Navigating the world of divorce / family law can sometimes feel overwhelming. Trying to understand the rules regarding items such as alimony, child support, child custody, and the splitting of assets seems like a daunting task. Understanding the ins and outs of family and divorce law is compounded by constant legislative changes, adding more confusion to the situation. Now, 2019 is just around the corner, and if you are mid-divorce there are new laws you need to be aware of regarding alimony that take effect as of January 1, 2019.
Current alimony law is set up so that the recipient of alimony pays taxes, while the payor of the alimony writes it off on their taxes unless otherwise designated in the divorce decree. After January 1, 2019, alimony will be non-taxable for the recipient and non-deductible for the alimony payor. This is a huge change from the previous tax laws regarding alimony payments.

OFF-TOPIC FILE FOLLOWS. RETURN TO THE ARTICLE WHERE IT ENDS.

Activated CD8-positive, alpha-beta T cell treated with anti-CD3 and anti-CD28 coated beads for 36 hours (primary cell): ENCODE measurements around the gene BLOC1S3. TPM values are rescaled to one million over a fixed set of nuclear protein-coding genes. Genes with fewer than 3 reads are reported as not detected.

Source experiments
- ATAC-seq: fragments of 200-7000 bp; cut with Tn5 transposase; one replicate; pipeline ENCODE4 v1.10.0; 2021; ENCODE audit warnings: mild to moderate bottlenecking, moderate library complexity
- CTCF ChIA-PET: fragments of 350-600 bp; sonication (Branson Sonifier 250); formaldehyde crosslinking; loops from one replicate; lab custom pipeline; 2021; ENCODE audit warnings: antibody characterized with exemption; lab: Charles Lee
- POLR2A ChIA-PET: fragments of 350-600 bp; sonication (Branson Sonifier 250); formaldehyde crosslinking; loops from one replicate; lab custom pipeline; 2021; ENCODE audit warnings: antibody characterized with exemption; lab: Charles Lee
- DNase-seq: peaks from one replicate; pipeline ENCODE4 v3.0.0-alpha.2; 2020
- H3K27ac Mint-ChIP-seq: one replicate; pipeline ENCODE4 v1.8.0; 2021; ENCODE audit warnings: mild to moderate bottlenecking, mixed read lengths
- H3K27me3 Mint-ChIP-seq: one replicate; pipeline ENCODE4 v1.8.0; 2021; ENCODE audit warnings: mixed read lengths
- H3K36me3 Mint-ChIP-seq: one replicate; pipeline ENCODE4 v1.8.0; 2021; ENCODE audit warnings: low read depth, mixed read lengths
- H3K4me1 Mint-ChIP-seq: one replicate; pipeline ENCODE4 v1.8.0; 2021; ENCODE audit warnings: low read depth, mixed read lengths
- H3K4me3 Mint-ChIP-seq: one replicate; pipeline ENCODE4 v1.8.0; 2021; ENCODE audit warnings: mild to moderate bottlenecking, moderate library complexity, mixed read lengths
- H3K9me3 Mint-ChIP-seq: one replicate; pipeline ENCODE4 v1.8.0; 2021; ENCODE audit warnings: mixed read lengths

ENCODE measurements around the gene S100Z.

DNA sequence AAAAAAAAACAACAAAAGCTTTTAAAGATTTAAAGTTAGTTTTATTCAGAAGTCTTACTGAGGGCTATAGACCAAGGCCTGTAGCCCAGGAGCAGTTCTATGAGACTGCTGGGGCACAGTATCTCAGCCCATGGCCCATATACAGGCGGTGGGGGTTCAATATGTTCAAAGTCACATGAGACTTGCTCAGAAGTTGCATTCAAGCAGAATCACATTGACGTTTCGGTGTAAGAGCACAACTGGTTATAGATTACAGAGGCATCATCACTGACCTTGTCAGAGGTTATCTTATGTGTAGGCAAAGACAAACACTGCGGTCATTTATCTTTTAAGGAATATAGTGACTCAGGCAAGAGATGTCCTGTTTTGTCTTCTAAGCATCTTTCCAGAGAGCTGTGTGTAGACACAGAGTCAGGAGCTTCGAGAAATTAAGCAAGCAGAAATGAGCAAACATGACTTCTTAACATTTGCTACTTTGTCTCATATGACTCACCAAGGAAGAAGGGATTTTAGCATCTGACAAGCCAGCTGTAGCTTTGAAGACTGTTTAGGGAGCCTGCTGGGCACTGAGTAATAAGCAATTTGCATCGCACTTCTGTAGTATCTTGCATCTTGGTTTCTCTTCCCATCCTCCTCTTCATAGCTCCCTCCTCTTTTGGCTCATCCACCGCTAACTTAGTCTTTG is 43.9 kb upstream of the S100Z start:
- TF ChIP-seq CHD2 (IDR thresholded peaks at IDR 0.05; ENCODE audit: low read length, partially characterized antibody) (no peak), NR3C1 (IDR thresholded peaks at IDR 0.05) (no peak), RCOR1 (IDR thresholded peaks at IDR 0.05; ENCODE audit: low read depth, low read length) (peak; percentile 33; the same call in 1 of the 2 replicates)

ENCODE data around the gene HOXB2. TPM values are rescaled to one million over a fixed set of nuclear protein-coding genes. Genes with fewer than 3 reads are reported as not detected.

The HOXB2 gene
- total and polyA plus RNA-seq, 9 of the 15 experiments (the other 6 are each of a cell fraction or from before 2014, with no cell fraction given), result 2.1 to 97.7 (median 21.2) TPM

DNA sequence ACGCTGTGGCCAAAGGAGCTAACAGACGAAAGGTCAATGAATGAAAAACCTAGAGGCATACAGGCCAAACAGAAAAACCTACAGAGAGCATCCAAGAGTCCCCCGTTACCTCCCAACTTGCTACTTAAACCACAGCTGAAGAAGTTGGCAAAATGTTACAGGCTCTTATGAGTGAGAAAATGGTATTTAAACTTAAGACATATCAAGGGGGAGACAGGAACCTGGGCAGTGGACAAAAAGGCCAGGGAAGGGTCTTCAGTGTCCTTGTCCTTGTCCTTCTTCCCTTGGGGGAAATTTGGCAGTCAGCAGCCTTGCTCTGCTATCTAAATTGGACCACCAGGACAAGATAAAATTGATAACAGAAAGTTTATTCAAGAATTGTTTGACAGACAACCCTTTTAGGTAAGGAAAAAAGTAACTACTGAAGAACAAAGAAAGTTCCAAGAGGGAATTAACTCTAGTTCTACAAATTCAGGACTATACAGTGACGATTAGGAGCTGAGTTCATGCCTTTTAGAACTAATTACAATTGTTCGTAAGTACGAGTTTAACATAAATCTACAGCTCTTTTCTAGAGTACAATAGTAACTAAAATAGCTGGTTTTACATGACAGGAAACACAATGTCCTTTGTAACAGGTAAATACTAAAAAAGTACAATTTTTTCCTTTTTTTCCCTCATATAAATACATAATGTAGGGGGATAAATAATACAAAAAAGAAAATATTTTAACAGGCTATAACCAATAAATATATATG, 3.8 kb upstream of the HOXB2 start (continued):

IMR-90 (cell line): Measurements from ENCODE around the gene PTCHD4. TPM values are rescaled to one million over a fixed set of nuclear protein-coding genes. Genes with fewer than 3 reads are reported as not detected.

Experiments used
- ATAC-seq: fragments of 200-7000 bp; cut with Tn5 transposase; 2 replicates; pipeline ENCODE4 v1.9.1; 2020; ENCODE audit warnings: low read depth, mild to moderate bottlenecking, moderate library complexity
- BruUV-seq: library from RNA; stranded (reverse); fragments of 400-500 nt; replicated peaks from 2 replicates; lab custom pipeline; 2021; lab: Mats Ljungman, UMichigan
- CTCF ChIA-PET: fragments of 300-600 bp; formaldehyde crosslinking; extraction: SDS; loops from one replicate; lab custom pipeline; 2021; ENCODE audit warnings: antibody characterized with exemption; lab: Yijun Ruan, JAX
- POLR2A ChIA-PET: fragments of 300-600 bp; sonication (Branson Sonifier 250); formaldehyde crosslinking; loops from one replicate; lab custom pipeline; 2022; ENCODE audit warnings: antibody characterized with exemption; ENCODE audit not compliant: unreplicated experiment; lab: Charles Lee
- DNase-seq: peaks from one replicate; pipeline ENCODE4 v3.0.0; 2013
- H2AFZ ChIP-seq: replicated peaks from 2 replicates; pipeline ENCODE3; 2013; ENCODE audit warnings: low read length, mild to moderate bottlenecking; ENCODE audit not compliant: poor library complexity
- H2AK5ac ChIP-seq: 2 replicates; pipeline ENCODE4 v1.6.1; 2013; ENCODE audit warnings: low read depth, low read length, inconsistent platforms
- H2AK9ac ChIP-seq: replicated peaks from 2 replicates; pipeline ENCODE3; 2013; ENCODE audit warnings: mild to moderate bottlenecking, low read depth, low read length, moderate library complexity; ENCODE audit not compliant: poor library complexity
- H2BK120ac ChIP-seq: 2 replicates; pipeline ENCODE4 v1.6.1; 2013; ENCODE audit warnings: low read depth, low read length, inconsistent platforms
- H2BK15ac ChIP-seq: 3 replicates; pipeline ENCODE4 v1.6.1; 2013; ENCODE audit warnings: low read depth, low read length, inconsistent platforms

How Does This Affect My Divorce?
Previous alimony law was beneficial for the payor and payee. The payor got to lower their tax burden writing off alimony on their taxes. The payee paid taxes just as they would on job income, and also enjoyed the benefit of being able to pay lower taxes by contributing their alimony payments to an IRA.
In 2019, the payor will have to shoulder the full tax burden of the alimony payments, even though they do not get the benefit of the income. The payee will no longer be able to automatically contribute alimony payments to IRAs and enjoy the tax benefits of doing so. In effect, alimony will be treated much like child support is, with the payor bearing the full brunt of the taxes.
My Divorce is Final. Will This Affect Me?
You may be wondering if this law will affect you if you are already divorced. If your divorce is final before December 31, 2018, you will not be affected. The law is not retroactive, and you will continue claiming alimony as you always have.
I Am Divorcing in 2019. Should I Contact a Divorce Lawyer About the Changes?
It is important that you do not go it alone if you are likely to be ordered to pay alimony. If you are thinking about divorce, contact SEM Law Group Law today at 561-939-8042 for a consultation with a family lawyer in Boca Raton.